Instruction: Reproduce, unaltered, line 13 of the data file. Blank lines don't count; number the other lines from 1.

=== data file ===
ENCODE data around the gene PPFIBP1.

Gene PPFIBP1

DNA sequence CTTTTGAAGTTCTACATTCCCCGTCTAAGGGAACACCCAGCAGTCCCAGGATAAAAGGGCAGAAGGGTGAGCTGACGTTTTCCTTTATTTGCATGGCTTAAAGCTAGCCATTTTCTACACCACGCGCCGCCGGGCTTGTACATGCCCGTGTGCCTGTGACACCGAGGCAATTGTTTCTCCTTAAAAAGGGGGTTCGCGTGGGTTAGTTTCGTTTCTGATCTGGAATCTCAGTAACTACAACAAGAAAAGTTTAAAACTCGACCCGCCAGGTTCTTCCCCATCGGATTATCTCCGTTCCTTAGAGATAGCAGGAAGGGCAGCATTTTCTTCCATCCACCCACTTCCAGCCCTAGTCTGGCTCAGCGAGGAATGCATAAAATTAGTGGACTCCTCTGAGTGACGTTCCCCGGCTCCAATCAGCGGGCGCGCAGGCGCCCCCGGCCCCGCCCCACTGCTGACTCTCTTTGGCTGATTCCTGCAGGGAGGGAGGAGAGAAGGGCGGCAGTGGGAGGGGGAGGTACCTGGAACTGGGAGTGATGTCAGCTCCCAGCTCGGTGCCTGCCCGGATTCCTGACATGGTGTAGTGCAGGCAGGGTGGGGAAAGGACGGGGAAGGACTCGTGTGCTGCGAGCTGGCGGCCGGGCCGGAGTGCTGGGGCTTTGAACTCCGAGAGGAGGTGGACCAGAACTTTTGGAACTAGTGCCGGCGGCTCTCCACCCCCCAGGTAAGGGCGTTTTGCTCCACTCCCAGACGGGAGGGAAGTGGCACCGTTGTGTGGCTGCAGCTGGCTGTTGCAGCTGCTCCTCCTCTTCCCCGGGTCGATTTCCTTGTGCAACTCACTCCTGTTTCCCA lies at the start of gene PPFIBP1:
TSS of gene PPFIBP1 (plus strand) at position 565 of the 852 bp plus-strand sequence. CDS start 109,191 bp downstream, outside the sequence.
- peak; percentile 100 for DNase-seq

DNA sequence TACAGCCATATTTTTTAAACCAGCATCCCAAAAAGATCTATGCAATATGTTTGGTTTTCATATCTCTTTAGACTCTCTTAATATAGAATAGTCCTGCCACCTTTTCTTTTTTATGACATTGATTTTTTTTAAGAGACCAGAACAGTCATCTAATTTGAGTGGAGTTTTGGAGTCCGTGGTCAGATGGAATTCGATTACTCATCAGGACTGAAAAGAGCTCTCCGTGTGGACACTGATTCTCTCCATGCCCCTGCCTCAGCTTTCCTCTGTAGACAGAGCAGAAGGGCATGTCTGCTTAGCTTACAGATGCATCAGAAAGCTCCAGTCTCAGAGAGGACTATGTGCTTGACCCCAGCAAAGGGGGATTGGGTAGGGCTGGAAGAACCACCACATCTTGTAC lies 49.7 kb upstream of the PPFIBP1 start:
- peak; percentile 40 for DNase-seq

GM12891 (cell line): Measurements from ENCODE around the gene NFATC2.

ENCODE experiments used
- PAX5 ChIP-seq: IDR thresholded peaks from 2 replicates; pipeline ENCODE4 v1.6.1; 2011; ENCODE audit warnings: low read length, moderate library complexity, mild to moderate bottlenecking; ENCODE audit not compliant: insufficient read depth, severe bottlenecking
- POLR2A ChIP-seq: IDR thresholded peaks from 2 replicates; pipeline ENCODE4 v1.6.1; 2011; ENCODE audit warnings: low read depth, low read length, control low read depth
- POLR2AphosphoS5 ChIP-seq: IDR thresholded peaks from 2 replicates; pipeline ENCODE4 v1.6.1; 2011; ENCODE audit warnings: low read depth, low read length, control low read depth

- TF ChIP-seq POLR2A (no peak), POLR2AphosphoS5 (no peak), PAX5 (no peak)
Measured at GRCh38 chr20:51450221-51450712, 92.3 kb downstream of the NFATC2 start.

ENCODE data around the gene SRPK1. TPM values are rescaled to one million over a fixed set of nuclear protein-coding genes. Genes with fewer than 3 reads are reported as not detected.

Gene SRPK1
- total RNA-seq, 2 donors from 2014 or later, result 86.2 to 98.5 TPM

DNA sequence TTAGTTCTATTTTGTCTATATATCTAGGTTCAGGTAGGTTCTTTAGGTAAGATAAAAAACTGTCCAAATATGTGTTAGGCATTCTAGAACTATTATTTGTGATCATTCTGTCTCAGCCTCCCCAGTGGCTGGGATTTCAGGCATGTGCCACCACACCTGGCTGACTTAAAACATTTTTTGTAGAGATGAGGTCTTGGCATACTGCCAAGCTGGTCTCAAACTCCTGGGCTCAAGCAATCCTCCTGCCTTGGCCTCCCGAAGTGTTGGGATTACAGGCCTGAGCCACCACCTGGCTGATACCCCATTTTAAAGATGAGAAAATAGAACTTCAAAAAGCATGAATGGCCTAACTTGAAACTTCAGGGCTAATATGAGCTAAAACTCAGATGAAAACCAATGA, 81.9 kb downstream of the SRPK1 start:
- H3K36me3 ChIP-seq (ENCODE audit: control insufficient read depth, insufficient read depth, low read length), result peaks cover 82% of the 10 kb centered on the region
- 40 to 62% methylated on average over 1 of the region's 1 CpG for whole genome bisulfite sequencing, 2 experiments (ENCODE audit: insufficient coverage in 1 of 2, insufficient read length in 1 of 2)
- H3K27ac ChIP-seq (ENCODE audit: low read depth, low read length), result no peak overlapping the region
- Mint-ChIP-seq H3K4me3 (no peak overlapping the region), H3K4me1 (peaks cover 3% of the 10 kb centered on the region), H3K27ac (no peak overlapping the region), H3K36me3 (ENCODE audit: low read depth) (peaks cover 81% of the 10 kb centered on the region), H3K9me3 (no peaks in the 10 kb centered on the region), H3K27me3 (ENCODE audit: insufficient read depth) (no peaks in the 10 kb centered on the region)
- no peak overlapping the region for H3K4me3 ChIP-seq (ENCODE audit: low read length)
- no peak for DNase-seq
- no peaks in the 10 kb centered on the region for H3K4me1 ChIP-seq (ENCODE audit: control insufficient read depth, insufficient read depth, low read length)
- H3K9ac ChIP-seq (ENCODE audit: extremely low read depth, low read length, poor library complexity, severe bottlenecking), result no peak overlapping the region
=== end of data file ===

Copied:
- TF ChIP-seq POLR2A (no peak), POLR2AphosphoS5 (no peak), PAX5 (no peak)